ABHISHEK KAICKER (Columbia University, New York) introduced Hadjdji Mustafa (d. 1791), a.k.a. Monsieur Raymond, who annotated his English translation of Ghulam Husayn’s Siyar al-Muta’akhkhirin with explanatory comments aiming at European readers. Born in Istanbul, educated in France, and living in Bengal as a British East India Company employee, the case of this “Turk” – as he considered himself – raises many interesting points about the question of identity in a transcultural context. The discussion also put an emphasis on the question what the author meant to designate with the English term “Turk”.
The paper delivered by PASCAL FIRGES (Heidelberg University) focused on the mission of Marie-Louis Descorches, who was the first diplomatic representative of the French Republic to the Porte (1793-1795). Although considered by other European ambassadors as an extremely dangerous promoter of French revolutionary ideology among both the Ottoman population and elites, Descorches actually pursued very conservative policies along the lines of traditional French diplomacy in the Ottoman Empire. While this was done with the explicit consent of his government, these policies met with some resistance of those French citizens living in the Ottoman Empire who were fierce supporters of the revolution.
GÜLAY TULASOĞLU (Heidelberg University) presented the case of Charles Blunt, British consul in Salonica, focusing on his role in local reforms between 1830 and 1839. Blunt’s success in implementing improvements like land based quarantine measures shows how a newly appointed foreign official could become an expert on local conditions. He used this knowledge to participate in local reform processes and thereby to increase his and his government’s ‘soft power’ with regard to the provincial governor, the district administrator, the local kadı, the Greek Orthodox bishop, and different local elites.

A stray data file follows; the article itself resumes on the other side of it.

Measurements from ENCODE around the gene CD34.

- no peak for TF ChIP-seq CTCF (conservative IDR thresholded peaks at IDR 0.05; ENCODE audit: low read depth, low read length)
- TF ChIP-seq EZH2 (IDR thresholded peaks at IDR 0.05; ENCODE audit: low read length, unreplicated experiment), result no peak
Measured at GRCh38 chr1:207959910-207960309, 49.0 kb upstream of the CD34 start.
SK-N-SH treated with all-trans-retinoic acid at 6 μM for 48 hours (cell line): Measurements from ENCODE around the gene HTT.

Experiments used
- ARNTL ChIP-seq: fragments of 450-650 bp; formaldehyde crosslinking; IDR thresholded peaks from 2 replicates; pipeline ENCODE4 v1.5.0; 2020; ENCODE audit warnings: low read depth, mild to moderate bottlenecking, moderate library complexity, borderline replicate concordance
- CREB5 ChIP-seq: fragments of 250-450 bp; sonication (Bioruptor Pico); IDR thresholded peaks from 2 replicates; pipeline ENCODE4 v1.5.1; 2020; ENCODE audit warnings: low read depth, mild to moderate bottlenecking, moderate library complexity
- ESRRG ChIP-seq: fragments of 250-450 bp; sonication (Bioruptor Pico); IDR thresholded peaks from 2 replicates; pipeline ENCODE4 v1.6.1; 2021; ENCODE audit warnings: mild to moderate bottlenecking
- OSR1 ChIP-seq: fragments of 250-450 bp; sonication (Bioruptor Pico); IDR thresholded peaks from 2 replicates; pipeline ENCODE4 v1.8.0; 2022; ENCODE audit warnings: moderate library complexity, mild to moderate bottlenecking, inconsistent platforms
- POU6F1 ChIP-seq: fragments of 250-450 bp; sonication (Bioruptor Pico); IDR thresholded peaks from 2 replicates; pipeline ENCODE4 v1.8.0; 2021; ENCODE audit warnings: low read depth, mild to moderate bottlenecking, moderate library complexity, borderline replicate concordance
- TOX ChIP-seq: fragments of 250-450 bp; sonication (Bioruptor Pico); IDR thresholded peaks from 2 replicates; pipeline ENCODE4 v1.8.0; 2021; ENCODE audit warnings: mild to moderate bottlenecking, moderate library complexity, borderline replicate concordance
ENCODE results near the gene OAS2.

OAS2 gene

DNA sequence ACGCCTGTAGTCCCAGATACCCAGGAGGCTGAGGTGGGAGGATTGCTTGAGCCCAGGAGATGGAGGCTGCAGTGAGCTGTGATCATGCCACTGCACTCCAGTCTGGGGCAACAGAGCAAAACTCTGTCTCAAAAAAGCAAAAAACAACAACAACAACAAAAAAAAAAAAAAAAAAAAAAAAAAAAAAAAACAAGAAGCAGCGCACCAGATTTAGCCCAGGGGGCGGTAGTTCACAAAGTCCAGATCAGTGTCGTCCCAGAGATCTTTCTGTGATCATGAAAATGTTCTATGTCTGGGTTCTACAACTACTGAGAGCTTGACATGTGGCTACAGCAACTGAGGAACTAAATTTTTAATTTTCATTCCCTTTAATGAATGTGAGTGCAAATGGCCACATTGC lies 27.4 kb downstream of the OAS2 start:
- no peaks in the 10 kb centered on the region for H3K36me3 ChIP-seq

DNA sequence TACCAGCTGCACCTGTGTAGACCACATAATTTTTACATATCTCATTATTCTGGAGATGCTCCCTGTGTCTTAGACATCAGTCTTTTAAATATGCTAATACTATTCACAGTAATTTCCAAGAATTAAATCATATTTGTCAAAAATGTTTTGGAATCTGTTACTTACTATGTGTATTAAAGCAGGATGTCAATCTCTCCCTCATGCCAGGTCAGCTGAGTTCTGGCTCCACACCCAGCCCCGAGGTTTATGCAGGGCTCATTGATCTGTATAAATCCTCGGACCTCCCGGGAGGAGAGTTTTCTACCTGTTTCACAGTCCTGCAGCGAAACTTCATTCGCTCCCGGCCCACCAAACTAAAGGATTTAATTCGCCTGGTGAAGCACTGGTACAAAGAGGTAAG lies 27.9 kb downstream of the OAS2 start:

From the viewpoint of religious studies, BRUCE BURNSIDE (Columbia University, New York) explored the ‘common life’ of Muslims, Jews, Orthodox and Catholic Christians in Ottoman Bosnia. Referring to literary as well as official sources, he drew a picture of religious tolerance between good neighbours who often even participated in each other’s religious practices and celebrated their respective feasts together. Cautious not to glorify the past, Burnside did not keep quiet about occasional clashes, but nevertheless saw the advent of nationalist ideology in the 19th century as the crucial factor leading to the war in the 1990s. But even then a declaration of the inhabitants of besieged Sarajevo (1992) shows how deeply rooted religious tolerance still was.
Building on his ongoing research into the renegade phenomenon in the period c. 1580–1610, TOBIAS GRAF (Heidelberg University) introduced the attendants to a sample of some 160 individuals who can be classified as renegades in the sense of having been Christians who converted to Islam within the Ottoman realm. While the database still contained significant gaps, results so far confirm conclusions which have formerly been based mainly on anecdotal evidence as well as a priori expectations. Among those converting to Islam, the majority had been soldiers and continued in the military-administrative field. Somewhat surprising, though perhaps the result of the patchy database, is the fact that craftsmen, most notably goldsmiths, seem to be overrepresented.